There’s one other thing: He loves his ministry. He often advises those of us in ministry: if you don’t love it anymore, don’t do it. Thousands of Baptisms later, he still loves Baptism. Maybe his spirit is contagious. Maybe I’ve caught it from him. But I know that our community is massively blessed by our Deacon and his gift.

  8. “Catholic Update” from St. Anthony Press had a VERY good issue on the diaconate some years ago. You might be able to search their archive…

  9. Deacons have had to be trailblazers for years to be recogized rightfully as part of the clergy. Since we are only 50 or so years into the permenant diconate, I suspect that theeducation will have to continue for years to come.

  10. My wife and I chose to have a permanent deacon (a friend to both of us and a gifted public speaker and homilist) witness our marriage and preach at our wedding mass over 30 years ago, with my wife’s parish pastor presiding at that mass.

    It never ceases to amaze me how long it takes for understanding about the permanent diaconate to reach the masses in the pews, if this story is any real indication.

  11. RE: #12

    Or some people just want to have their marriage witnessed by their priest. Yes, the deacon is ordained clergy but he is not the same as the priest and there is a different (for lack of a better word) feeling to a ceremony presided over by a deacon – it isn’t better or worse, just different. I would hope that parishes would allow the couple the choice of who witnesses their marriage rather than dictating to them – this is thier sacrament and should reflect their choices as to celebrant.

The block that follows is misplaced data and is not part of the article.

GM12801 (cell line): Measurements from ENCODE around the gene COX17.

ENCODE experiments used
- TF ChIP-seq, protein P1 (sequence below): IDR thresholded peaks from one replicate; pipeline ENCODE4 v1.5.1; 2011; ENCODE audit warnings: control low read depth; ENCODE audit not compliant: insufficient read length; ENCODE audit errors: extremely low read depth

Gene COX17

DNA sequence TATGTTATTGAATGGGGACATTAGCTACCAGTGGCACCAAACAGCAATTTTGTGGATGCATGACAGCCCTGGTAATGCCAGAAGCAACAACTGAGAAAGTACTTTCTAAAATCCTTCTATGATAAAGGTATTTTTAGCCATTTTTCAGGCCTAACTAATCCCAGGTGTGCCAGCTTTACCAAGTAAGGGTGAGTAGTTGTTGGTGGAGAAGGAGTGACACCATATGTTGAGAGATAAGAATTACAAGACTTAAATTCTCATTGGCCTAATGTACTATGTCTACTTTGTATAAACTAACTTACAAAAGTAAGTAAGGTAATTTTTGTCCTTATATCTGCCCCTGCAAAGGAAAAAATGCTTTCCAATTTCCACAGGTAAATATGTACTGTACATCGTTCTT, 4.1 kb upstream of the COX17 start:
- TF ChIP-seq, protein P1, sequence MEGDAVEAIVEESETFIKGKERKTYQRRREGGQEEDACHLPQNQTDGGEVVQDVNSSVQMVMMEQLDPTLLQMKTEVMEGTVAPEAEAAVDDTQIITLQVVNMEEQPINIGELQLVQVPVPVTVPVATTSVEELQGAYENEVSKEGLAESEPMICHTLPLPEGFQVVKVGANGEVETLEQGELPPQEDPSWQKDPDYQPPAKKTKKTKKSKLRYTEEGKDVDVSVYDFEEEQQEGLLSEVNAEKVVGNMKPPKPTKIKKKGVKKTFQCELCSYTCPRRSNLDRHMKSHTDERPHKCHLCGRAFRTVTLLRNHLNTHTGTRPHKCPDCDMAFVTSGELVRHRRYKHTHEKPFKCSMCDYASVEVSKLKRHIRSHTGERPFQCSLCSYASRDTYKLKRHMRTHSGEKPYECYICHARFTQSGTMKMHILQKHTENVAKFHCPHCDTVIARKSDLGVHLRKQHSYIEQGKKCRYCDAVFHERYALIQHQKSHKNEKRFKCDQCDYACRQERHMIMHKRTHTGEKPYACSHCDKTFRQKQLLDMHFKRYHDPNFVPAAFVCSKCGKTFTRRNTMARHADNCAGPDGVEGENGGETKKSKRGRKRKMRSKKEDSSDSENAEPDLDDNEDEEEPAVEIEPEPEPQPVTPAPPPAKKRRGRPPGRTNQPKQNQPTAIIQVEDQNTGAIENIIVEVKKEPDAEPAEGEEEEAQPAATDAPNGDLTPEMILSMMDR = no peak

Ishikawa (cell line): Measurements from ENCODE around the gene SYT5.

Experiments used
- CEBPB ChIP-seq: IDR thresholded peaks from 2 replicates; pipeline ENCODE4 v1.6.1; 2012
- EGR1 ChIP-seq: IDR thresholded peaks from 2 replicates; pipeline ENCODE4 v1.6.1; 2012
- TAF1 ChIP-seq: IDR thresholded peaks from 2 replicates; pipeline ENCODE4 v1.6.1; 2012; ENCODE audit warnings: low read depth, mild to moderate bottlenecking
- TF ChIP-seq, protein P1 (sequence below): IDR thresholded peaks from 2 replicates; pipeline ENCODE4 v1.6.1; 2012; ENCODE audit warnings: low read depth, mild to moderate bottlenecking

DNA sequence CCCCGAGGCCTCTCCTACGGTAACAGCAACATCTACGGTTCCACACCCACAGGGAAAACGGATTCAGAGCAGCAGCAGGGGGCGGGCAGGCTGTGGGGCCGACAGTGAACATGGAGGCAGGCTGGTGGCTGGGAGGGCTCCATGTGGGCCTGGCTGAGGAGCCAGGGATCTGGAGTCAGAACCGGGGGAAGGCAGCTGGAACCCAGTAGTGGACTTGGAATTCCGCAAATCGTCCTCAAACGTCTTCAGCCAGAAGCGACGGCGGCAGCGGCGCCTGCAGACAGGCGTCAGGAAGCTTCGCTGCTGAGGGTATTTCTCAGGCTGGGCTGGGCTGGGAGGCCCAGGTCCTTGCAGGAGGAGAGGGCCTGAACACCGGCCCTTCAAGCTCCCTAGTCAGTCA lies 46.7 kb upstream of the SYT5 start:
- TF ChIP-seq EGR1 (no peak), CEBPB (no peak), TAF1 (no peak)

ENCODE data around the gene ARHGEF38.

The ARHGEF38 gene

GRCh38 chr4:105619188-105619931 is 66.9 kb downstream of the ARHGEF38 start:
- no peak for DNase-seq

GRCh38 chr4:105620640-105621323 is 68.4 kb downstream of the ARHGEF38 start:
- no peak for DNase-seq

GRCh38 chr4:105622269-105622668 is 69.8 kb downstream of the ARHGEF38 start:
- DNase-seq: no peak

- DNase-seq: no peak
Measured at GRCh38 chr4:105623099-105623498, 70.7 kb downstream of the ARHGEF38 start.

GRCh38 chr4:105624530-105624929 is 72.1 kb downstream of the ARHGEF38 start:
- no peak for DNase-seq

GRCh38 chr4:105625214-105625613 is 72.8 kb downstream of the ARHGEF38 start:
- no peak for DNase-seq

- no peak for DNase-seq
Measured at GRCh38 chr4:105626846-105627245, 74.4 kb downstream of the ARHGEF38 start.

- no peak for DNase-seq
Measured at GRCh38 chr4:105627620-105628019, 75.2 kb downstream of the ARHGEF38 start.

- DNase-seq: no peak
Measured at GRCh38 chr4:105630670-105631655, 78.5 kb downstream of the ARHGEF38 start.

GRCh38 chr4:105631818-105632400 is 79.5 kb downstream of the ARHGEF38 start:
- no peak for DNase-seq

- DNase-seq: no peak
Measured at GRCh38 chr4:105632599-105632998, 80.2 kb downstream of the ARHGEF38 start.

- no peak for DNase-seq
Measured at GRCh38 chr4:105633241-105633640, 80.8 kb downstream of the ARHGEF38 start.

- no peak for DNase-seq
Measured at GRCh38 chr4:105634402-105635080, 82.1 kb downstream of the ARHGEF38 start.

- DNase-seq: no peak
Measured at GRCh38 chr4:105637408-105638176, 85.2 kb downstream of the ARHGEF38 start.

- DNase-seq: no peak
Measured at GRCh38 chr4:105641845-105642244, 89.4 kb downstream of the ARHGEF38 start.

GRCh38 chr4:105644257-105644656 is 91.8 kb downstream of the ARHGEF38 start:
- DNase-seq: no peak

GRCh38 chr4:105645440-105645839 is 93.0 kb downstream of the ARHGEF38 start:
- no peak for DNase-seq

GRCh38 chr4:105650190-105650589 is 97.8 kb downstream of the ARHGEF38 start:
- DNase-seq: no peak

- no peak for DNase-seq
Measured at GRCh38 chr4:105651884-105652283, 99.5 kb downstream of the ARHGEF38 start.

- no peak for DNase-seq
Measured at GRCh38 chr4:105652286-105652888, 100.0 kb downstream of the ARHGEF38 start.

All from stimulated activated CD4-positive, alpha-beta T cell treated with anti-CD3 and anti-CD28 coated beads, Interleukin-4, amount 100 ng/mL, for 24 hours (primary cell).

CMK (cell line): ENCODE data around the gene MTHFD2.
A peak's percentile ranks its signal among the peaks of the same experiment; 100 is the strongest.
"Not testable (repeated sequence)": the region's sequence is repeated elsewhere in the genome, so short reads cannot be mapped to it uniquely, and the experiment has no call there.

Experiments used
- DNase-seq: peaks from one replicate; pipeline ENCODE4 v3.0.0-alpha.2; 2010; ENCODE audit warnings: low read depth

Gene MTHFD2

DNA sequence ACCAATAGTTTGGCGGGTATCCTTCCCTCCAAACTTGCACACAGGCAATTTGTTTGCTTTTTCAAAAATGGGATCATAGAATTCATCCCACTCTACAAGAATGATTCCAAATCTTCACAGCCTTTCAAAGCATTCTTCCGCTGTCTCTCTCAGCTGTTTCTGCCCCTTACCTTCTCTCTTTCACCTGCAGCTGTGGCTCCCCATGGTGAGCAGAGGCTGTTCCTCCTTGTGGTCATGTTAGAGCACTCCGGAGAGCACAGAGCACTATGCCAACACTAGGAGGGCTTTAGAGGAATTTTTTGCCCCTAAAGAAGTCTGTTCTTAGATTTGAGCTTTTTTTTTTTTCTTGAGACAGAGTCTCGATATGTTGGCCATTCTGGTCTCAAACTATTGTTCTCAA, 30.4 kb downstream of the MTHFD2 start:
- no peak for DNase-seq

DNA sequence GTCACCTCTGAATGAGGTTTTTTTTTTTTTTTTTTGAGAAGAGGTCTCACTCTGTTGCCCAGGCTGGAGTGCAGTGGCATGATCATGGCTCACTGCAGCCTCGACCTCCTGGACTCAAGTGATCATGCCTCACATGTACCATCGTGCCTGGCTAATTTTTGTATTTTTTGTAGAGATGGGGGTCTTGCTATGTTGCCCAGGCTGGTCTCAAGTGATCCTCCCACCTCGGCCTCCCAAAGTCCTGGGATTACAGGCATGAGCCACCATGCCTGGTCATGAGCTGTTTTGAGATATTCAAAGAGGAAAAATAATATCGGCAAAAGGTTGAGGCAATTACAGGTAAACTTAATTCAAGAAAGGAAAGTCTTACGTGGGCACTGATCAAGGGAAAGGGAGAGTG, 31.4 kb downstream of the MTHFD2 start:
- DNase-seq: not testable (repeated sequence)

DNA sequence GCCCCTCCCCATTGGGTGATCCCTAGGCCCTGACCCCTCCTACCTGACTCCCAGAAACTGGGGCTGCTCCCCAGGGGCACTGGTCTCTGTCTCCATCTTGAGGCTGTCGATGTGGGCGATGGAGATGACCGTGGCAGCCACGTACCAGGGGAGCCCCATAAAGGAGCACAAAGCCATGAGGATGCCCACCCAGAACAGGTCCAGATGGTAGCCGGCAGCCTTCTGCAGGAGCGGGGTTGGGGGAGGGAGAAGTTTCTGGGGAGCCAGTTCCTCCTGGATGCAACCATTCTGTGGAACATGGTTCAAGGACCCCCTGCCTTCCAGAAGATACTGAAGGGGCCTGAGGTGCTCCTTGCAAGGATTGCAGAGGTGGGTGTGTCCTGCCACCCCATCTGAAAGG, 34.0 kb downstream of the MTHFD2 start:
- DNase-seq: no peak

I know that when my beloved and I wed we requested our campus minister be the officiant at our wedding mass because he was the one who knew us best – having been our priest for three years – even though we were married at my parent’s parish. I would have been quite upset if the parish has arbitrarily assigned someone to preside over the ceremony instead of allowing us to choose.

  12. Katie…

    Ideally, people should be able to have whomever they want witness and bless their wedding. That isn’t always possible.

    This situation was somewhat unusual. But it was hardly arbitrary.

    First, the bride was not from the parish (which is another long story…). Then, the original priest from the parish who did the pre-nuptial investigation unexpectedly had to leave the country. There were no other priests available for that date at that time. Since it was a ceremony, the deacon (that would be me) was assigned to do the wedding as a substitute. The bride, disappointed, decided she’d rather have a priest. So she called a friend of a friend — a priest she didn’t know from yet another parish — and told him there was an emergency and that she needed a priest to do her wedding. He agreed to do it — despite the fact that he lived several miles away and he’s the only priest in his parish. When he arrived and found that there was a deacon who was able to do it, he was shocked. And angry.